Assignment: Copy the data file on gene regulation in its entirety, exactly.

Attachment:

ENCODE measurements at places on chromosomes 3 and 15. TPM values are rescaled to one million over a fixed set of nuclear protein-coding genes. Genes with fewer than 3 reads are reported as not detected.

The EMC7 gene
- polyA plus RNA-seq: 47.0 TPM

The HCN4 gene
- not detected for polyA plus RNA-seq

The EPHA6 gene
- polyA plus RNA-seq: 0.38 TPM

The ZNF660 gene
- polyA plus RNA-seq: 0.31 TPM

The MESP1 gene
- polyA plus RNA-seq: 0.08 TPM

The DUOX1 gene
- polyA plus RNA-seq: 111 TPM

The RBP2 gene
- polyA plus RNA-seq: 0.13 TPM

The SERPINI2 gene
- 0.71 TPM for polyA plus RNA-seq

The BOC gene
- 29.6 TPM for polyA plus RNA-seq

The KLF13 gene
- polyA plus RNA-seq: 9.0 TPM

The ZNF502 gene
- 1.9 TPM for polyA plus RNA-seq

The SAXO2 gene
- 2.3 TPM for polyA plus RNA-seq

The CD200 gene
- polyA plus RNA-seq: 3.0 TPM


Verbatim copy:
ENCODE measurements at places on chromosomes 3 and 15. TPM values are rescaled to one million over a fixed set of nuclear protein-coding genes. Genes with fewer than 3 reads are reported as not detected.

The EMC7 gene
- polyA plus RNA-seq: 47.0 TPM

The HCN4 gene
- not detected for polyA plus RNA-seq

The EPHA6 gene
- polyA plus RNA-seq: 0.38 TPM

The ZNF660 gene
- polyA plus RNA-seq: 0.31 TPM

The MESP1 gene
- polyA plus RNA-seq: 0.08 TPM

The DUOX1 gene
- polyA plus RNA-seq: 111 TPM

The RBP2 gene
- polyA plus RNA-seq: 0.13 TPM

The SERPINI2 gene
- 0.71 TPM for polyA plus RNA-seq

The BOC gene
- 29.6 TPM for polyA plus RNA-seq

The KLF13 gene
- polyA plus RNA-seq: 9.0 TPM

The ZNF502 gene
- 1.9 TPM for polyA plus RNA-seq

The SAXO2 gene
- 2.3 TPM for polyA plus RNA-seq

The CD200 gene
- polyA plus RNA-seq: 3.0 TPM